Wind has backed a bit more to the east so we are now gull winged with poled out genoa and jib which makes it a smoother point of sail. The long swell is still a bit choppy with a slight stream against us but will hopefully smooth out as we encounter a favourable current. Another gloriously warm, make that hot day means that we live in swim shorts, even at night the temperature rarely dips much.

Not really understanding this fishing lark, without trying I can walk around the deck in the morning and pick up 8 or 9 flying fish which seems an economical deployment of effort but we insist in throwing lots of expensive equipment in the water and wait for some fish to mug you for it. Current count is lures lost = 4, fish caught = 0

Tuesday 11th March

On a broad reach the quartering seas are very rolly, working below deck is a challenge, definitely a day for resting and not much else.

1317 miles to run

Wednesday 12th March

Broad reach and very lumpy seas but still able to maintain almost 200 miles a day. Closest shave with a flying fish to date as one came in to sit with us in the saloon through the open hatch, no such luck with the lines as another lure lost.

We were running close to one of the other ARC boats so able to chat on the VHF and he was telling us that he had passed a small ( 30ft ) sailboat on the same track from Galapagos. He had spoken with the lone sailor whose only technology on board was a VHF radio, he had so far been at sea 18 days and was expecting the journey to take another 2 weeks. He asked if he was still OK for food and water and offered to contact a relative by sat phone to let them know he was all right. The lone sailor accepted the contact offer and his sister was overjoyed to hear he was OK. A simple act of kindness that means so much.

The winds backed and dropped overnight so we are heading further south to keep a sailing angle.

1118 miles to run

Thursday 13th March

The log has just ticked over 2000 miles. As the winds are light we have taken the opportunity to rig the boat for downwind sailing again. Now on a dead run towards our target. Big problem on board this morning as the fridge is playing up and not keeping the beer cold, bit disappointed Stuart does not have a spare one on board, seems to have everything else in triplicate.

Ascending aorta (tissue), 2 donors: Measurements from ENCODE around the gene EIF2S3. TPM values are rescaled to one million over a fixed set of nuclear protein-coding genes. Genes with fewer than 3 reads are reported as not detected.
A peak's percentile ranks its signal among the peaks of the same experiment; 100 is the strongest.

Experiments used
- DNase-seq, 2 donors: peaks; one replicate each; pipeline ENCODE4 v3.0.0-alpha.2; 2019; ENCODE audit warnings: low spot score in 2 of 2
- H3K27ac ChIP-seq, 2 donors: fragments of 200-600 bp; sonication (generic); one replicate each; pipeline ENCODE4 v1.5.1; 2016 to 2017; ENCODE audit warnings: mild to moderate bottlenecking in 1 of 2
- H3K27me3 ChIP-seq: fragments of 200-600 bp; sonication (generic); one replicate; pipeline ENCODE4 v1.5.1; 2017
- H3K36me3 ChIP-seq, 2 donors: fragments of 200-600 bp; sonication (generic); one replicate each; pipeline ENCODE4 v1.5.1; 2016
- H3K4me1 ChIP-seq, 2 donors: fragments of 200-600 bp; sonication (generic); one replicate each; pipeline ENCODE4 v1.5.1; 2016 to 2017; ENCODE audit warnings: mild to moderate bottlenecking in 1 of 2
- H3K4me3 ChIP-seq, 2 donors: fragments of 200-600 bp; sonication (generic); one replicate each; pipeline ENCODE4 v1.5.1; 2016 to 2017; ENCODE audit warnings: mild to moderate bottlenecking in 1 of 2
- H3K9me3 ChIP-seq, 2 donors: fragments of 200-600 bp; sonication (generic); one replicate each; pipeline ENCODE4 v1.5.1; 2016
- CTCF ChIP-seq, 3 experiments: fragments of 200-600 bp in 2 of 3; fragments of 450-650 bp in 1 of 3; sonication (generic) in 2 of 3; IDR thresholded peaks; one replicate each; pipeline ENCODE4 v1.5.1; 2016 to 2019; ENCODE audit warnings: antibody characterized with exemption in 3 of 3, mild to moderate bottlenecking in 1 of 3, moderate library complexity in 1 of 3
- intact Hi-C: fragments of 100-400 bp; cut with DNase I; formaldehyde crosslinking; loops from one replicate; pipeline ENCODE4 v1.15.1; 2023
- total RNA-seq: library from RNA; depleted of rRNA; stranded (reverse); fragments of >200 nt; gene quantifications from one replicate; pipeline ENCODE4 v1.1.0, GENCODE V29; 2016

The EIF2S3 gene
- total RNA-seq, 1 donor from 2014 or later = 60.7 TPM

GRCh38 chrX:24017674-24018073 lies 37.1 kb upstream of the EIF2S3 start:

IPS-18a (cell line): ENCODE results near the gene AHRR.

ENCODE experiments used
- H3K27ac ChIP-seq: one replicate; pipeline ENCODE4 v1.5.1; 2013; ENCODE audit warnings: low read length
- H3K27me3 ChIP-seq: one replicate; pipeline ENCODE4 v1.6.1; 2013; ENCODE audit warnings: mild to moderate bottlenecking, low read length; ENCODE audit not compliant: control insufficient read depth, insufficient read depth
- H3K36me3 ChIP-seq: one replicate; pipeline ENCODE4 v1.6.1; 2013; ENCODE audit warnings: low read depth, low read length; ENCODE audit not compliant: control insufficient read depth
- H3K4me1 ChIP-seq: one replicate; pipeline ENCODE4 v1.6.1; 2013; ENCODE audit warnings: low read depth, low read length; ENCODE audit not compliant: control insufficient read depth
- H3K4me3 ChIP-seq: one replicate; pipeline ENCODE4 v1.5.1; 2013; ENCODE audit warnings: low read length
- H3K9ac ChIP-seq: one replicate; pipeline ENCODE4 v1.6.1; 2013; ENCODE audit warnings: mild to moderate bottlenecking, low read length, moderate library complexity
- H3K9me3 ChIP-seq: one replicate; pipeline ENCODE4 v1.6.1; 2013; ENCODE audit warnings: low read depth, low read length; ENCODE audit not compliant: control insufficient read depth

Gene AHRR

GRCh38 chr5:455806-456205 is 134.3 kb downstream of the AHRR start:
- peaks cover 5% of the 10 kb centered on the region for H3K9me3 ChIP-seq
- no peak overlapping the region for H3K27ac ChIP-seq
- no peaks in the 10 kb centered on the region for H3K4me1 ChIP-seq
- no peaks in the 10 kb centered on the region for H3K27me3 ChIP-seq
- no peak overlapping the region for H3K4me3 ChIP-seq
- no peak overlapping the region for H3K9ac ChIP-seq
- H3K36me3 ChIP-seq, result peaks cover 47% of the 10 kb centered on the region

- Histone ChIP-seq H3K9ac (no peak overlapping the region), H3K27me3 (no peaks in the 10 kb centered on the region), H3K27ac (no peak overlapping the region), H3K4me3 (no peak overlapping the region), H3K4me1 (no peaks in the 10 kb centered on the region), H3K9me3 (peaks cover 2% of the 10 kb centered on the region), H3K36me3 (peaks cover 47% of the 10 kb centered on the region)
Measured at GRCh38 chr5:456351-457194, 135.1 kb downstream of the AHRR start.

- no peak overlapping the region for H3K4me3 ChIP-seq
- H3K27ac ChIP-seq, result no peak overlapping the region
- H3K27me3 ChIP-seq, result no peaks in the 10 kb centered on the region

936 miles to run

Friday 14th March

The trade winds continue to dominate, generally from an E/SE direction. Highlight of the day is the morning radio net when all the boats give their position, there is much calculating of distances gained and lost against other boats, we keep reminding ourselves we are not in competition but two boats on the same stretch of water equals a race. Fishing certainly has not improved, the score now is fish 0, lures lost 6, even more galling when one of the boats landed a 100lb Blue Marlin. I must be the worst fisherman of all time.

762 miles to run

Saturday 15th March

Overnight the winds were gusty and variable so with a couple of sail plan changes the crew were a bit lethargic on Saturday morning.

An early morning rain shower just to add interest, it is torrential for a minute or two and as quick as it comes it is gone, the winds fall very light behind the shower and the sails flog as the boat rolls and then surfs in the 4m swell, at least we are going in the same direction. Winds have settled to an easterly F4. A fast days sailing and just and we just managed to barbecue the steak for tea before another squall and reefed sails for the night shift ahead.

582 miles to run

Sunday 16th March

Some heavy squalls before the cloud cleared to reveal a very bright full moon. The moon light enhanced the silhouette of the swell as the boat surfed and rolled. With Kaye we did the 3am to 6am watch and with a reefed main and poled out genoa we found a perfect sailing angle for once and enjoyed 3hrs of watching our SOG and VMG exceed 9 kts.  More squalls and rainbows on Sunday morning as a weather trough passes,  the wind backed to the north east. The other breaking news in more ways than one is that the Laurel and Hardy of ocean fishing caught a fish, a Blue Marlin of about 30lb took the bait of a very attractive rubber squid. We managed to bring the Marlin alongside for the obligatory photograph before the line snapped. I was secretly pleased that the beautiful creature escaped.

Kaye is getting worried, I am showing compassion as well as wearing pink tee shirts !!

394 miles to run.

Monday 17th March

Starting to think about arriving at Hiva Oa which could be Tuesday evening.  An E/SE airflow with 20kt winds is giving us a quick sail to our waypoint to the east of Hiva Oa. Cruising at 9.5kts SOG and a loud crack as the genoa tears apart. After furling the broken sail replaced it with a poled out jib to continue our sprint, well dawdle to the line. The 11.00 Radio net shows the last boat is 1000 miles behind.

194 miles to run

Tuesday 18th March

DSC_0028Final day at sea making slow progress but made the finish line at 15.57 having covered 3145 miles in 16 days and what a stunning anchorage. The mountain slopes and trees all around are green, the top of the mountain is covered in cloud and the palm lined beach gives a true feeling of French Polynesia, I can see why Gaugin chose it as home. Went out for a celebratory beer or three.